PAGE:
Meeting Halfway represents the next evolution of that work — a codification of all that EMDC has learned about how to cultivate healthy partnerships between banks and historically marginalized communities.

Chicago is one of four cities where EMDC recently took the Meeting Halfway curriculum. (It’s also working in NYC, L.A. and Miami.) LISC Chicago convened organizations focusing on three neighborhoods, Logan Square, Englewood and Pilsen. Groups that work on financial stability identified priorities and things they could do to have an impact.

In Pilsen, Cervantes’ Instituto worked with Mujeres Latinas un Accion, Spanish Coalition for Housing and Alivio Medical Center. The priorities they identified were financial education for youth, financial product awareness and small business lending.

“When people come to find employment, many of them are interested really in starting up their own businesses,” says Cervantes. The Meeting Halfway partners in Pilsen have hosted several recent discussions with small businesses from the neighborhood. “We learned that a lot of entrepreneurs don’t have an established credit score,” she adds.

The Pilsen group also put out calls to local financial institutions. The first to respond were First Midwest Bank and Second Federal, a division of Self-Help Federal Credit Union. Representatives of each have participated in small business discussions organized by the group. At one October event, out of 25 entrepreneurs in the room, Cervantes says about 20 needed a loan.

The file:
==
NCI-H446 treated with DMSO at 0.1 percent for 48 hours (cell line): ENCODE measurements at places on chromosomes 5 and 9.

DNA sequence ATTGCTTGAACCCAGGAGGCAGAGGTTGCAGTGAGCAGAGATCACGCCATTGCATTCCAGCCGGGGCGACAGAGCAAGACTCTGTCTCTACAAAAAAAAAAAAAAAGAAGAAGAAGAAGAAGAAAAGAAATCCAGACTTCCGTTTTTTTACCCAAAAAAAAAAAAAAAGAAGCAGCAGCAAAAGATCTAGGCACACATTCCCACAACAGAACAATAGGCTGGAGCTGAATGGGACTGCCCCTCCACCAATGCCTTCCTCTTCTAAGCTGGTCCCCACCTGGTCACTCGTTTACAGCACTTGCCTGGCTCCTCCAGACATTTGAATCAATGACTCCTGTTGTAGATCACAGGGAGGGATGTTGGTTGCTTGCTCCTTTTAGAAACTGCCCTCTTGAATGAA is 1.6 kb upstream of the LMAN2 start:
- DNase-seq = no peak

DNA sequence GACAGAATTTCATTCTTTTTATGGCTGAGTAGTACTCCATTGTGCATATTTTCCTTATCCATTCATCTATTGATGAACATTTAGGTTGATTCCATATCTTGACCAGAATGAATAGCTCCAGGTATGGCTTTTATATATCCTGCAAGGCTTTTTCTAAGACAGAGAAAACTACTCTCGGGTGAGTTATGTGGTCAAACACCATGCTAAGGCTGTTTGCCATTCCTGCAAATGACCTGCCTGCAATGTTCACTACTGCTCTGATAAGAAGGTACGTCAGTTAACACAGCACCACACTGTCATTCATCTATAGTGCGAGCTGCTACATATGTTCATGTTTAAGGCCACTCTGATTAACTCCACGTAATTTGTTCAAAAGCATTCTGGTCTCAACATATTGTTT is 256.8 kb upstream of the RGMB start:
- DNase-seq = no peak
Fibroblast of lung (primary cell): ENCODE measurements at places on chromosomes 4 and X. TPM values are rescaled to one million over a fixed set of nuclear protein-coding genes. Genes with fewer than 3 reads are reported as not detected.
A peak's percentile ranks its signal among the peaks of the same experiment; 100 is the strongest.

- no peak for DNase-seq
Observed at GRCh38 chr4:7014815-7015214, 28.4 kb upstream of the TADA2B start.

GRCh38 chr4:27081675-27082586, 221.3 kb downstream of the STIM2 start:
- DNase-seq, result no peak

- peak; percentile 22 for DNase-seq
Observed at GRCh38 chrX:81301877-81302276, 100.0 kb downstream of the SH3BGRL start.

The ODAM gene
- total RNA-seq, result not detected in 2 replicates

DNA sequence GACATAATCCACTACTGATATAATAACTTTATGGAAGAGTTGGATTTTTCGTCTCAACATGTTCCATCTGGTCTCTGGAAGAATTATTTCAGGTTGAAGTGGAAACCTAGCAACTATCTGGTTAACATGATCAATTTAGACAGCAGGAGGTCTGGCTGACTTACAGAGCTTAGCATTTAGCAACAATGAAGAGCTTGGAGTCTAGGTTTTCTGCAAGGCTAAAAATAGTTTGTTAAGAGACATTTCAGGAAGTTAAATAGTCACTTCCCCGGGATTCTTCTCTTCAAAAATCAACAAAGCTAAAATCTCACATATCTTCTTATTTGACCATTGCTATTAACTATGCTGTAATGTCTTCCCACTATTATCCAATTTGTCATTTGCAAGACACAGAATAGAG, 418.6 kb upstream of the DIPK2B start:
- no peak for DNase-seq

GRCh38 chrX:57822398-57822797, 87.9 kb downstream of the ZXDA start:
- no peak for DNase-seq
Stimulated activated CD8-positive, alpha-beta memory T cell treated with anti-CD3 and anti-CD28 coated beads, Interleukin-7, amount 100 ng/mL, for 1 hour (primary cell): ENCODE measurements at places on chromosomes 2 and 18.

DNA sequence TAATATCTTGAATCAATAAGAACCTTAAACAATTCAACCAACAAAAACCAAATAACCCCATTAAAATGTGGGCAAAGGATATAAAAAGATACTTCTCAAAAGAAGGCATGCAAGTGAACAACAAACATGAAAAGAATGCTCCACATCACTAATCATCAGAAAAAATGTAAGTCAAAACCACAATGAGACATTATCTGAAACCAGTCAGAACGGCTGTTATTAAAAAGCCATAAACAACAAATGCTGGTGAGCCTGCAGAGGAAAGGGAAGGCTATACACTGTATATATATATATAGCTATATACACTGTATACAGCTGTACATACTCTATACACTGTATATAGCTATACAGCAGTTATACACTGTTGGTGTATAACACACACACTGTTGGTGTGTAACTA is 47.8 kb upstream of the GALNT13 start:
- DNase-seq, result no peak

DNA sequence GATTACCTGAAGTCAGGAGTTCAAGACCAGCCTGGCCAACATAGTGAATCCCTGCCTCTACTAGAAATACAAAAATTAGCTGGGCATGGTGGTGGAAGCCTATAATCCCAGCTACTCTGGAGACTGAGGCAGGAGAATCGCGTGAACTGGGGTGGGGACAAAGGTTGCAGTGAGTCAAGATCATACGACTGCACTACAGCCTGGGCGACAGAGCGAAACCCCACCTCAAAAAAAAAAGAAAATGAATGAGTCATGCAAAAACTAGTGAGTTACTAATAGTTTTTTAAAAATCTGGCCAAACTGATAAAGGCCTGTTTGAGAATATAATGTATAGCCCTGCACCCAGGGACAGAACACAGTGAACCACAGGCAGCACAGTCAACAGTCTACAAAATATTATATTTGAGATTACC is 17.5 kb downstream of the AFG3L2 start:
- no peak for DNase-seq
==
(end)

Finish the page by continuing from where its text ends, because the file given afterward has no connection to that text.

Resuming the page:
“[In the curriculum] we look at credit unions, big banks, regional banks, online financial services. We don’t look at them with a particular point of view, it’s sort of just looking at the advantages and disadvantages of partnering with each,” says Hopkins.

Cervantes says the most helpful part of the curriculum was explaining all the different ways to negotiate partnerships with banks — from loans to courses that banks can offer themselves like small business financial coaching to referral relationships.

The next step for EMDC might be putting its lessons into action itself.

“Most banks don’t open up new branches in low-income neighborhoods. They usually inherit or buy them,” says Hopkins. “But what if we were to create a financial service provider in a low-income neighborhood and then sell it to a mainstream bank.”

EMDC calls it the “branch lab” concept. A single “branch lab” could even be resident-owned, so that when a mainstream buyer comes along, the residents profit.

The Equity Factor is made possible with the support of the Surdna Foundation.

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Oscar is Next City's senior economic justice correspondent. He previously served as Next City’s editor from 2018-2019, and was a Next City Equitable Cities Fellow from 2015-2016. Since 2011, Oscar has covered community development finance, community banking, impact investing, economic development, housing and more for media outlets such as Shelterforce, B Magazine, Impact Alpha and Fast Company.

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Tags: jobschicagosmall businesspoverty